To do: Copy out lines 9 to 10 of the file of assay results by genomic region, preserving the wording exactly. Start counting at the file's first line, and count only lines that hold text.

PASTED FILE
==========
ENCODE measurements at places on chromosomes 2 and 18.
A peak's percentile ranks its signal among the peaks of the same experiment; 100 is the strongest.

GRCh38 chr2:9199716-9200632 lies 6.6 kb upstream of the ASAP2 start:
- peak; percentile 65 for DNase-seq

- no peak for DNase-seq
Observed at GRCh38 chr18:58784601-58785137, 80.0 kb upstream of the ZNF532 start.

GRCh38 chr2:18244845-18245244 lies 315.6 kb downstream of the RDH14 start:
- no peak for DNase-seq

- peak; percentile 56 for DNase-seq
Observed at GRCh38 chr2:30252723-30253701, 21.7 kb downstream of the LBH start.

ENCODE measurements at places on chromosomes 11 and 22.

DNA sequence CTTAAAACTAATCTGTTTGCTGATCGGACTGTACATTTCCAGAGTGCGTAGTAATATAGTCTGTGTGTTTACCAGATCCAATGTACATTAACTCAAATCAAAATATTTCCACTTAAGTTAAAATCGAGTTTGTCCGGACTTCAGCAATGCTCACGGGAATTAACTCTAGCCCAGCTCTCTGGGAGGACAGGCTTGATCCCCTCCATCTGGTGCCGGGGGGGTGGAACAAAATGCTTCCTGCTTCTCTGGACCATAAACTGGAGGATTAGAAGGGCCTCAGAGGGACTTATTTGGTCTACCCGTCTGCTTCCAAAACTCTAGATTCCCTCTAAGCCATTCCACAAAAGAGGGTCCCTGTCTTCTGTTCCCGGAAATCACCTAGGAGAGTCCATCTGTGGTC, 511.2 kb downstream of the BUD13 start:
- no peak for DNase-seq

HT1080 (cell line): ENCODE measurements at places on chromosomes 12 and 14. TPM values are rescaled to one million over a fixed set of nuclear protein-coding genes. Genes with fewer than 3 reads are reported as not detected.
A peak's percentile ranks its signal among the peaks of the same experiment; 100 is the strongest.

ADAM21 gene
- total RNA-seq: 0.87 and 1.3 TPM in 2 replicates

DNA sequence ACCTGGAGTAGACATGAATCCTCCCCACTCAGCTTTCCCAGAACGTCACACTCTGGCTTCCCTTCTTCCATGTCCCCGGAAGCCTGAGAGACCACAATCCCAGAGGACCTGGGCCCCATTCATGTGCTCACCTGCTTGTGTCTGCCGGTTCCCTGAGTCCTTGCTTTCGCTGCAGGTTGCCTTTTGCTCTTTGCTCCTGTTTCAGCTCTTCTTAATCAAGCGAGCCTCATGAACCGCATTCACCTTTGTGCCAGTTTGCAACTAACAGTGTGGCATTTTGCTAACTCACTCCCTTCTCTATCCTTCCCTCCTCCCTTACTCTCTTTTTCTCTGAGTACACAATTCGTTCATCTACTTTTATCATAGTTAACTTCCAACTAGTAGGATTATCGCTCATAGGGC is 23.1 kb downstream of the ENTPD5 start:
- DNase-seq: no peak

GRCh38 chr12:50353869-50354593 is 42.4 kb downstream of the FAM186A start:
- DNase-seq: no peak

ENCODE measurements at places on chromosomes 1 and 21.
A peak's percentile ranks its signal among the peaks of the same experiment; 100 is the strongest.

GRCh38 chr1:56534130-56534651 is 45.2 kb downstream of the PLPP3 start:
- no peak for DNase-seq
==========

- peak; percentile 56 for DNase-seq
Observed at GRCh38 chr2:30252723-30253701, 21.7 kb downstream of the LBH start.